Figures [106]

Abstract

Encoding of figures and illustrations using <figure>; handling of text within figures; discussion of the WWP’s changes to the content model of <figure>

Discussion

Graphic features of the page which are representational (for instance, emblems, heraldry, portraits, illustrations, and the like) should be encoded using <figure> and <figDesc>. We do not include any reproduction of the image in our encoded file (which would ordinarily go on the entity= attribute within the <figure> tag). Instead we provide a very brief description of the figure, including a transcription of any text that is part of the figure itself, within <figDesc>. The contents of the <figDesc> element will be shown to the user in place of the image.

The WWP has made some modifications to the content model of <figure>, since we find that the figures in the texts we deal with have somewhat different structures. Where TEI allows paragraphs of text to appear before the image itself (to accommodate a caption or accompanying descriptive paragraph), the WWP also allows verse lines to appear in that location, and we allow paragraphs or verse lines to follow the image as well.

Text is often closely associated or intermingled with figures, and we have three different places where this text may be encoded, depending on the nature of its relationship with the image content.

1. Any headings associated with the figure should be encoded within <head> before the <figDesc> element.

2. Any text appearing within the graphic itself should be briefly quoted (within <quote>) in the <figdesc> and transcribed in full within <text> following the <figdesc>. If the text within the figure is extensive, only the first few words need to be quoted within <figdesc>, just enough to identify it with the full transcription within <text>. If there is more than one separate piece of text within the figure, each piece should be transcribed in <text> within a separate <p> or <lg> element. Pieces which are visually separate but logically continuous (e.g. “Hail to” on one side and “the chief” on the other) should be transcribed as a single unit within <text>.

3. Any captions or epigraphs associated directly with the figure, or printed at the top or bottom of the figure (possibly even inside its frame) should be encoded within a <p> or <lg> element preceding or following the <figDesc> element. The question of whether a piece of text should be encoded in this way, or within the <text> element, will sometimes be a judgment call; our aim is for text which logically “precedes” or “follows” the figure--whether a caption, a list of people pictured, etc.--to be encoded in a <p> preceding or following the <figDesc>, even if this text is engraved on the same plate as the rest of the image. The text within <text> should be only that which is truly mingled with the image content of the figure.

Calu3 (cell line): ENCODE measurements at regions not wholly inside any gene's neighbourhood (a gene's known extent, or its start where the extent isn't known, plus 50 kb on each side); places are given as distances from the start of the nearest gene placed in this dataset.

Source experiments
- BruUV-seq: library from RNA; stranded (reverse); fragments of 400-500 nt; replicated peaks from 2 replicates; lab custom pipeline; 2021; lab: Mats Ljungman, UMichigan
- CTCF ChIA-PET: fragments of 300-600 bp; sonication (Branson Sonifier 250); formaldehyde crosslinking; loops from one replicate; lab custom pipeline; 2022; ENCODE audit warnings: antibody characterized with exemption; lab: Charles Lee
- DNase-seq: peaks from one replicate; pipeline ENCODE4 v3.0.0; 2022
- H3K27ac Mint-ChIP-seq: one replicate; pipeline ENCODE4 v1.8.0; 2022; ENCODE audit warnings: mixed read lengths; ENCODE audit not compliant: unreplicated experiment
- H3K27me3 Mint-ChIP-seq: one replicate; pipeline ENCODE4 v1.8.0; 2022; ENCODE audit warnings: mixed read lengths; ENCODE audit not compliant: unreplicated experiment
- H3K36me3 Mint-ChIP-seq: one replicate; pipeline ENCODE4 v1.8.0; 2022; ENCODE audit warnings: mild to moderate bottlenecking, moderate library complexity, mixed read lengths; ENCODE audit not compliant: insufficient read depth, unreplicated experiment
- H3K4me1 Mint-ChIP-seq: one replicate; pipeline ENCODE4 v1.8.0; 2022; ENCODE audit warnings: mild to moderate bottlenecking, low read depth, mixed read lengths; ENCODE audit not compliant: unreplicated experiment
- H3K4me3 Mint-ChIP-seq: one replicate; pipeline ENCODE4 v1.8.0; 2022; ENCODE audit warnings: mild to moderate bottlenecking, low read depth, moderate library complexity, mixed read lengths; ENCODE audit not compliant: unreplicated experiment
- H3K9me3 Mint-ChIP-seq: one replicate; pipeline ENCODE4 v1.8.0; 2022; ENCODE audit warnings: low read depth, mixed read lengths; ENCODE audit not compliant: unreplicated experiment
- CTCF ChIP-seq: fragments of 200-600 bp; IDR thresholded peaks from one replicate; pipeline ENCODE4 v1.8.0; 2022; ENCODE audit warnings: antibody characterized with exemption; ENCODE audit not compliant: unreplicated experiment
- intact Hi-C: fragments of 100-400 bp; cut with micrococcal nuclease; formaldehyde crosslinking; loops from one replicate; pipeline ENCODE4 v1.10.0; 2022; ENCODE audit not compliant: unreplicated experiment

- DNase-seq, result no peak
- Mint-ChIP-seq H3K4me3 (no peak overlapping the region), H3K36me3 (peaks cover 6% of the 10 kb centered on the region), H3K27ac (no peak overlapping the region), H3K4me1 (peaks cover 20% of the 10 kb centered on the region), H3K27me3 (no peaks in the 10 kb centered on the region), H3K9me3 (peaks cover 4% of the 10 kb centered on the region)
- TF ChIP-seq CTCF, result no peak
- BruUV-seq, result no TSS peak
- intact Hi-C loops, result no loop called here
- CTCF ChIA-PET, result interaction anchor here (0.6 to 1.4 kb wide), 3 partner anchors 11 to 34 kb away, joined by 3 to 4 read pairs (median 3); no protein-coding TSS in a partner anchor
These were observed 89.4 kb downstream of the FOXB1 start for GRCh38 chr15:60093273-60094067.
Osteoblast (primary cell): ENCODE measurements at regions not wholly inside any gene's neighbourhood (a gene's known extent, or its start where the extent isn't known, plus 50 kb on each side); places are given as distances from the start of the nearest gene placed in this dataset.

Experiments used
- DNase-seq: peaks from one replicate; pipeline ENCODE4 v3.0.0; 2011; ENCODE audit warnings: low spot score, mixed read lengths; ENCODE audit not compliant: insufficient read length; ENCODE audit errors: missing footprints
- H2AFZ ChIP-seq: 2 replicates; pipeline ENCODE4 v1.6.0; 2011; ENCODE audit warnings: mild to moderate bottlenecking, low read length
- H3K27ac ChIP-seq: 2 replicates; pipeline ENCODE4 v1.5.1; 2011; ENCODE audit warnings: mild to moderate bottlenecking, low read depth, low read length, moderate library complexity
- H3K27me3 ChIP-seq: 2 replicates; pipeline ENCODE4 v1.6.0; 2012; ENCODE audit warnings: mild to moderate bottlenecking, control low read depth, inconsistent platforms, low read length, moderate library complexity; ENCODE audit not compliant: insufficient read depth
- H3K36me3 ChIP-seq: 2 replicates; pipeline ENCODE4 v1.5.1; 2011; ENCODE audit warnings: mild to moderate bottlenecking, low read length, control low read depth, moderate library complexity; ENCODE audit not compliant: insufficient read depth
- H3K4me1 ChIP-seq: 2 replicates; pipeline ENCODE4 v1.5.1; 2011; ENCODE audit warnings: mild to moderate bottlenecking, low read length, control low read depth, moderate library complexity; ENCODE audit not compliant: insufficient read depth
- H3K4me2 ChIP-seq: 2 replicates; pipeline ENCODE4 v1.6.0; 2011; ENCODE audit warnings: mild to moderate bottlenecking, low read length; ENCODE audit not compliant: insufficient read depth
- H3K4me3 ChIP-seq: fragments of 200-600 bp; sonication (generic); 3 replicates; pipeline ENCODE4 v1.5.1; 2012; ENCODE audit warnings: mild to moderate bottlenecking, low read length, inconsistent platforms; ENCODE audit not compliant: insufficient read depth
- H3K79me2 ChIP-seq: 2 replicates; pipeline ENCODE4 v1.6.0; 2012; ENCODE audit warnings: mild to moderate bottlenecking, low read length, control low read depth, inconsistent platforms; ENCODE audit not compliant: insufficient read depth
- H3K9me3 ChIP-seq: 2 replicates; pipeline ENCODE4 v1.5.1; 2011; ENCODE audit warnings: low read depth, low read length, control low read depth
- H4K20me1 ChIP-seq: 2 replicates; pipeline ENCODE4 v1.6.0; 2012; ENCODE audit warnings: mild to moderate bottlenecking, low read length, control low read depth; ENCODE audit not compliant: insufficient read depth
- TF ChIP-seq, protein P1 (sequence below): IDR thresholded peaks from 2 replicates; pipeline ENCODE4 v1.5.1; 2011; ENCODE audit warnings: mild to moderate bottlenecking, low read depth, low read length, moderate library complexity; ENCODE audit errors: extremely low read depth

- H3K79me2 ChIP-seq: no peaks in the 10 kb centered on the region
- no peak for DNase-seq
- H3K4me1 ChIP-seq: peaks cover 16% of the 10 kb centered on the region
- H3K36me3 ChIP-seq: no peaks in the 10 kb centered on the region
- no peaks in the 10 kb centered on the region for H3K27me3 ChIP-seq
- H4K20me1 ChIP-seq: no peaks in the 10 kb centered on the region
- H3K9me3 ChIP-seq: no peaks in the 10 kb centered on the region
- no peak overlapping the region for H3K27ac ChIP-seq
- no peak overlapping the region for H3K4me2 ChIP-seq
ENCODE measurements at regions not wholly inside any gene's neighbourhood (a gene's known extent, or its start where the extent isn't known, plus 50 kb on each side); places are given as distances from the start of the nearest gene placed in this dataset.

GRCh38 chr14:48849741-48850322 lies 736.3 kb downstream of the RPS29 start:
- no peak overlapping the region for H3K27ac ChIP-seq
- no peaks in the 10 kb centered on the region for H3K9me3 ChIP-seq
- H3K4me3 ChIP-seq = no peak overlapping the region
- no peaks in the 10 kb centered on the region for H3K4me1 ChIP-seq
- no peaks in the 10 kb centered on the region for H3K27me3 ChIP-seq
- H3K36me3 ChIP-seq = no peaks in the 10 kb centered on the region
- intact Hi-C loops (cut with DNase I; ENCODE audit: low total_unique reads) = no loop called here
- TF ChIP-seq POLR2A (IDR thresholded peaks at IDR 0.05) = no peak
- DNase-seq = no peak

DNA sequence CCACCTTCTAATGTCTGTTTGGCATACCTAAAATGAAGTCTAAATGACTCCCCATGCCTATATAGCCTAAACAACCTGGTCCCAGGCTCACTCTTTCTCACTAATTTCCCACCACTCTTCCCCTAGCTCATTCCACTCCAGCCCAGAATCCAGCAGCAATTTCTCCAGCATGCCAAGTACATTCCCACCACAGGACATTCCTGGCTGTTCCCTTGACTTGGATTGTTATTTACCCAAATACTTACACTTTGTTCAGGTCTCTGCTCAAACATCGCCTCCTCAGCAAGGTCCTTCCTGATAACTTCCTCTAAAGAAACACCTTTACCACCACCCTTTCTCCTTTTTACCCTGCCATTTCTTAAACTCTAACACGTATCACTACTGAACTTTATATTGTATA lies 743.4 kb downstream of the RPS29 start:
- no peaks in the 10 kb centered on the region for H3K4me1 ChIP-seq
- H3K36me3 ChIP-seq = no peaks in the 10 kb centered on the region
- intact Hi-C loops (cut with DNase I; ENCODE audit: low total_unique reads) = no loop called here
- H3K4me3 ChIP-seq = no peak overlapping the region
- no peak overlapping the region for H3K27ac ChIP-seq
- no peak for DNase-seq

There are also cases where it may be difficult to determine whether text immediately preceding or following the figure should be associated with the figure at all: that is, whether it should be encoded within the <figure> element in one of the ways described above, or should be encoded as part of the ordinary stream of the text. This will necessarily be a judgment call. Text which is associated directly with the figure--not just referring to it, but logically associated with it--should be encoded within <figure>. The criterion for whether something is “associated directly” with a figure is whether it would naturally be included with the figure if the figure were excerpted from the text. (Compare examples 1 and 2.)

Examples

Example 1:
<figure>
<figDesc>An engraved portrait of Elizabeth I carrying an olive branch, with a map of the Americas in the background, and the words <quote>Honi soit qui mal y pense</quote> embroidered onto her sleeve.</figdesc>
<text><body><p>Honi soit qui mal y pense</p></body></text>
<p>Our Gratious Queene, in the 22 yeere of her rayne</p>
</figure>
Note that within <text>, only <body> and <p> are required (no <div> necessary).

Example2:
<div><p>A noted Entomologist, who says he combed the nether regions of his Garden in search of the Wooly Centipede, at last concluded that this fugitive Insect spawns only in the Winter, with a Grub in the following form:
<figure><head>The Grub of the Wooly Centipede</head>
<figDesc>A woodcut of a centipede larva curled up on a leaf</figDesc>
<p rend="slant(italic)">Centipedula Lanifera</p>
</figure>
Its legs do not develop until the summer, when it assumes its familiar shape. </p></div>

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